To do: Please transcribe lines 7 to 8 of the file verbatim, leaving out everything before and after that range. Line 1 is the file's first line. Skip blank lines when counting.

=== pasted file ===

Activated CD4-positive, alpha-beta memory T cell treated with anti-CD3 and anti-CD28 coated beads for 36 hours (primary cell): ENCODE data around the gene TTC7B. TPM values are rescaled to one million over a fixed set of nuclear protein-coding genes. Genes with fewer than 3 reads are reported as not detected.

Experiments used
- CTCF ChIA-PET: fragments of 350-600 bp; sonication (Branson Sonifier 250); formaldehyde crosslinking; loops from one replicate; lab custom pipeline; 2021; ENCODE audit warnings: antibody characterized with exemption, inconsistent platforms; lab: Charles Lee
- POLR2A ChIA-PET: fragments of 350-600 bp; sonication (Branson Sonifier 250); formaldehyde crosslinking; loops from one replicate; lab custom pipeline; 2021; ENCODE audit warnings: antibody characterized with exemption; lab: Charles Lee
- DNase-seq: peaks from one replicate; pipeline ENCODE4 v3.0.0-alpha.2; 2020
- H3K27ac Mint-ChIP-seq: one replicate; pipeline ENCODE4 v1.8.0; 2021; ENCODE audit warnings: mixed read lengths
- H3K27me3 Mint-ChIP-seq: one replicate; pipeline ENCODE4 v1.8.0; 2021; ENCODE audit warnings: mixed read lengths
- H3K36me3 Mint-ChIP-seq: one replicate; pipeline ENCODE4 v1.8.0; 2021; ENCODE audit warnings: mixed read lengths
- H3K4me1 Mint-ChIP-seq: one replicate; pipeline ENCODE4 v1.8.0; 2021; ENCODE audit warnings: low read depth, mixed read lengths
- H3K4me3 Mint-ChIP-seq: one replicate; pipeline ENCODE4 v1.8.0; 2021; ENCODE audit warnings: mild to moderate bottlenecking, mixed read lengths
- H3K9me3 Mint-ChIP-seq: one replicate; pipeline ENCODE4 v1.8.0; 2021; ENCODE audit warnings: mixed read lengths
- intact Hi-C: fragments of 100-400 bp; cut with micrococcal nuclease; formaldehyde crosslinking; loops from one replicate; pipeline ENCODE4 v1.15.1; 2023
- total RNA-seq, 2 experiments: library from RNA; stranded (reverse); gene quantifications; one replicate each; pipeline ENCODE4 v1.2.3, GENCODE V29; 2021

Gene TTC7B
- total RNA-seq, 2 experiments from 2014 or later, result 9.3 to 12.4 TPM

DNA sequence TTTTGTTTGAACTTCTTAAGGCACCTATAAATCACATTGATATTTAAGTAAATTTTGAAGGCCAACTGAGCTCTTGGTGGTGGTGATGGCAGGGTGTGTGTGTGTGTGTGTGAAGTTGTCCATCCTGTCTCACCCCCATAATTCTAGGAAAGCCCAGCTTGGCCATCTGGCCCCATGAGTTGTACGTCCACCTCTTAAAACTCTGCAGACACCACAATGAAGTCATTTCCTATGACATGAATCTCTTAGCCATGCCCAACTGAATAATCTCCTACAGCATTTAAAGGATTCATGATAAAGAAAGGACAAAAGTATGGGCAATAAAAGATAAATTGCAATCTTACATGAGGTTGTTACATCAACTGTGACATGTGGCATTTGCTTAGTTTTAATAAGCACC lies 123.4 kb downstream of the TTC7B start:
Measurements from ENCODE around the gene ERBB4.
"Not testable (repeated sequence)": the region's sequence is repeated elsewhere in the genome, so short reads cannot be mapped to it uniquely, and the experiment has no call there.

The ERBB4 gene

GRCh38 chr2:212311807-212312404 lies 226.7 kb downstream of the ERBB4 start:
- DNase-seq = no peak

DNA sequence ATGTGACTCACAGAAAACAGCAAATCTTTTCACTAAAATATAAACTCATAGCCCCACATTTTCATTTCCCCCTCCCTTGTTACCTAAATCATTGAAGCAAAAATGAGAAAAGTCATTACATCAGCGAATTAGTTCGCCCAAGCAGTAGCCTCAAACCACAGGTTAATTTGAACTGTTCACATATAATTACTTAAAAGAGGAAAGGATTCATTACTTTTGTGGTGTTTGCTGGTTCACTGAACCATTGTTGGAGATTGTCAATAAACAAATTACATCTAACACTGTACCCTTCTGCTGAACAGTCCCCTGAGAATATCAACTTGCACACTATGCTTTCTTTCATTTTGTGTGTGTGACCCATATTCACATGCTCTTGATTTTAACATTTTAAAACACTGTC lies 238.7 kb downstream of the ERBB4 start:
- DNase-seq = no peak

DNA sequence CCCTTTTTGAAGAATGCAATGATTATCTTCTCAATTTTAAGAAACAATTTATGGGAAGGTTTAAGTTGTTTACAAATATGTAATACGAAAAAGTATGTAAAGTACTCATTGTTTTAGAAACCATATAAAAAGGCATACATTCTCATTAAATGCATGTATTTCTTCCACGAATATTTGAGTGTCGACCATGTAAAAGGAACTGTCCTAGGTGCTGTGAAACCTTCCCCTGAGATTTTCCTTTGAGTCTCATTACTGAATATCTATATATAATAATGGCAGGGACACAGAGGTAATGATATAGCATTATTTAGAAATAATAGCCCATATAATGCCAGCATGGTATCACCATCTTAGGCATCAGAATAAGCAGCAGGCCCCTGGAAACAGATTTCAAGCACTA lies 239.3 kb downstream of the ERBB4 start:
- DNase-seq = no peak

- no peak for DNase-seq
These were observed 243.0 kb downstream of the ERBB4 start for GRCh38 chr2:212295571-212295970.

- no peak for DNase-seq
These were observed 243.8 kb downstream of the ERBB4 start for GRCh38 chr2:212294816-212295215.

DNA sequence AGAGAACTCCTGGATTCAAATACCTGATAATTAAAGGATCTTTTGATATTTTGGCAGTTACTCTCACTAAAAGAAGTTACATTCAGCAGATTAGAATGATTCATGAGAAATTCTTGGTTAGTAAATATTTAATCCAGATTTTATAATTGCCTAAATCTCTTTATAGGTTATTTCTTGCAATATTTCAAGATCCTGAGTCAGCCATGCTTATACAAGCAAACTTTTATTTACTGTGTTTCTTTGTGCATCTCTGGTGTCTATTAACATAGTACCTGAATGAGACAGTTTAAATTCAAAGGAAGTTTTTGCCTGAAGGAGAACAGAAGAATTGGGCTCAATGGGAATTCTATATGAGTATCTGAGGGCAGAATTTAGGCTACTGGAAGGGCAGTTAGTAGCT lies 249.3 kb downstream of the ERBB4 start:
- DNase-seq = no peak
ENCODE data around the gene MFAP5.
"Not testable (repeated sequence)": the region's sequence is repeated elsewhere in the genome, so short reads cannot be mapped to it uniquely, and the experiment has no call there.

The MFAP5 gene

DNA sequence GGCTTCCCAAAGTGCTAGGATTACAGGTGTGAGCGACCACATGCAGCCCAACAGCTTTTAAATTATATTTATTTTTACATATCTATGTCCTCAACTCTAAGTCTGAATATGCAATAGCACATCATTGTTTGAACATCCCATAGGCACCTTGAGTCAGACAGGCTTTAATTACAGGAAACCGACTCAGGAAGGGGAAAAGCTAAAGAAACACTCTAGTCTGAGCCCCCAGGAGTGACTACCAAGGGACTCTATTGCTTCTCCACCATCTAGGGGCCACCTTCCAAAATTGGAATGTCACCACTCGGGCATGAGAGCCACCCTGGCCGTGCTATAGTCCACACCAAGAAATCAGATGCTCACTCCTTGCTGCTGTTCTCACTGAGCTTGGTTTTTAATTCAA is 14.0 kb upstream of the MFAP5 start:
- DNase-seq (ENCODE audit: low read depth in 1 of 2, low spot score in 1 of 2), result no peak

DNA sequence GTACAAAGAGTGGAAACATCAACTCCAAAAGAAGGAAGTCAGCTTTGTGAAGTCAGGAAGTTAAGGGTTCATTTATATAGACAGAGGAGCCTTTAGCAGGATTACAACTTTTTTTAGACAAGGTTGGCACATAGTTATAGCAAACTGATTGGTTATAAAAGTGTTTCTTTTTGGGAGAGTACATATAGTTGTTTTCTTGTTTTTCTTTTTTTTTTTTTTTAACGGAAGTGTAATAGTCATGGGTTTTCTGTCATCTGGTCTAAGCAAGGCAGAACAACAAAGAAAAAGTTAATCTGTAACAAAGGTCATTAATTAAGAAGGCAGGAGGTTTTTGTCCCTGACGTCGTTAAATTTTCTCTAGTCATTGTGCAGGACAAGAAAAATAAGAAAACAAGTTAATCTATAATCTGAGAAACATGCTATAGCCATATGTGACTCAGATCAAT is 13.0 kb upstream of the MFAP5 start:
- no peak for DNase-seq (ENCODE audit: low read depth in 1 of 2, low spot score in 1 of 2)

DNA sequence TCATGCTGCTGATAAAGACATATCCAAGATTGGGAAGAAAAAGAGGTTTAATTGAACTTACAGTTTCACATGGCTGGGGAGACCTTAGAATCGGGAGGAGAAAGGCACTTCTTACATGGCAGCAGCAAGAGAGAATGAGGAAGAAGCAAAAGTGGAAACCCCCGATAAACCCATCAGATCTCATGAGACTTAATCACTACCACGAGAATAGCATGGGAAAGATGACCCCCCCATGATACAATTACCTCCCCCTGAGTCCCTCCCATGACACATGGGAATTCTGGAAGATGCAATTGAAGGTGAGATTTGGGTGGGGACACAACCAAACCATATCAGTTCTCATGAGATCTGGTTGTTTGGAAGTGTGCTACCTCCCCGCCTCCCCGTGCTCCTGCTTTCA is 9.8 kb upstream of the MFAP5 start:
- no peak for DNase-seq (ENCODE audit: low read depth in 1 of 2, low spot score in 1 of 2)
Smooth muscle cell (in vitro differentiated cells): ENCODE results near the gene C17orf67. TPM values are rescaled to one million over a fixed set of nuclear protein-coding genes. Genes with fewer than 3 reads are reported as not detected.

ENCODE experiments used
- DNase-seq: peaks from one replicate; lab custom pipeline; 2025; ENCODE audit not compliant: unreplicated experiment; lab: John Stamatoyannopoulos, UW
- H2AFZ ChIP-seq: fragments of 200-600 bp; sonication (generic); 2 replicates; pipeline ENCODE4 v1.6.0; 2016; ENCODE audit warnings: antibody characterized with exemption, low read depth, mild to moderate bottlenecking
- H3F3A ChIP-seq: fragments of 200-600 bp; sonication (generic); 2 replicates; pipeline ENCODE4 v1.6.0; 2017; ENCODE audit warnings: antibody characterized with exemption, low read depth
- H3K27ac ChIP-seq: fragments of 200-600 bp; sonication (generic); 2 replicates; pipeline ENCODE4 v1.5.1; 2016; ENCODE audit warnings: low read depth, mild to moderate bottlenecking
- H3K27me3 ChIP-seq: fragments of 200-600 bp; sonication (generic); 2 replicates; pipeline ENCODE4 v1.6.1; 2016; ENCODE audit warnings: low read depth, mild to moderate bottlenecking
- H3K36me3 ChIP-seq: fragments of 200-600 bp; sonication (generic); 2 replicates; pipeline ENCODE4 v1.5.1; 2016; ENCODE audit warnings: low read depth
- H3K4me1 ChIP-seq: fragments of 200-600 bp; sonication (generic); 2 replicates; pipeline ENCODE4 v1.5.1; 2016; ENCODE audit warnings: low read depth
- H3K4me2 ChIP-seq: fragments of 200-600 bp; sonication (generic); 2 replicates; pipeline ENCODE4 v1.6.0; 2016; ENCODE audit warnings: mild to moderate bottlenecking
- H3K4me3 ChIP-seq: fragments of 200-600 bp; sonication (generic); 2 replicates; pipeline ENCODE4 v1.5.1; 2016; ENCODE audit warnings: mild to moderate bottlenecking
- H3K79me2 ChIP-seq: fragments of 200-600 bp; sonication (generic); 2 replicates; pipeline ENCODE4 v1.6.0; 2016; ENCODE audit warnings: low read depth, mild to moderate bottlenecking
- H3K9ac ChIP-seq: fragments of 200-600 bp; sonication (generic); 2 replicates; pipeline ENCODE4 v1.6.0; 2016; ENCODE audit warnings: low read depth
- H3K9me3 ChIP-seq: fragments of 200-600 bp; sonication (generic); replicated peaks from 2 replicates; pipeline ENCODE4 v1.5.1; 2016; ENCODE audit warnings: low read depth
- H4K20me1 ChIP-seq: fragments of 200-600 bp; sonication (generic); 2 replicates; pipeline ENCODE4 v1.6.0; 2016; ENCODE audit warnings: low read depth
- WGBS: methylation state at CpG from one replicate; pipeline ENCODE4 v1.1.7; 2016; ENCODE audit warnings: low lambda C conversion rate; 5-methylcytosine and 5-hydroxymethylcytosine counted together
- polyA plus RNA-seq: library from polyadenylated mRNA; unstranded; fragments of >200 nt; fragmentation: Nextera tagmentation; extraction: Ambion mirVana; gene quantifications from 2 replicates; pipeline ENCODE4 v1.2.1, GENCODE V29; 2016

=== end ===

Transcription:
- H3K27me3 Mint-ChIP-seq: one replicate; pipeline ENCODE4 v1.8.0; 2021; ENCODE audit warnings: mixed read lengths
- H3K36me3 Mint-ChIP-seq: one replicate; pipeline ENCODE4 v1.8.0; 2021; ENCODE audit warnings: mixed read lengths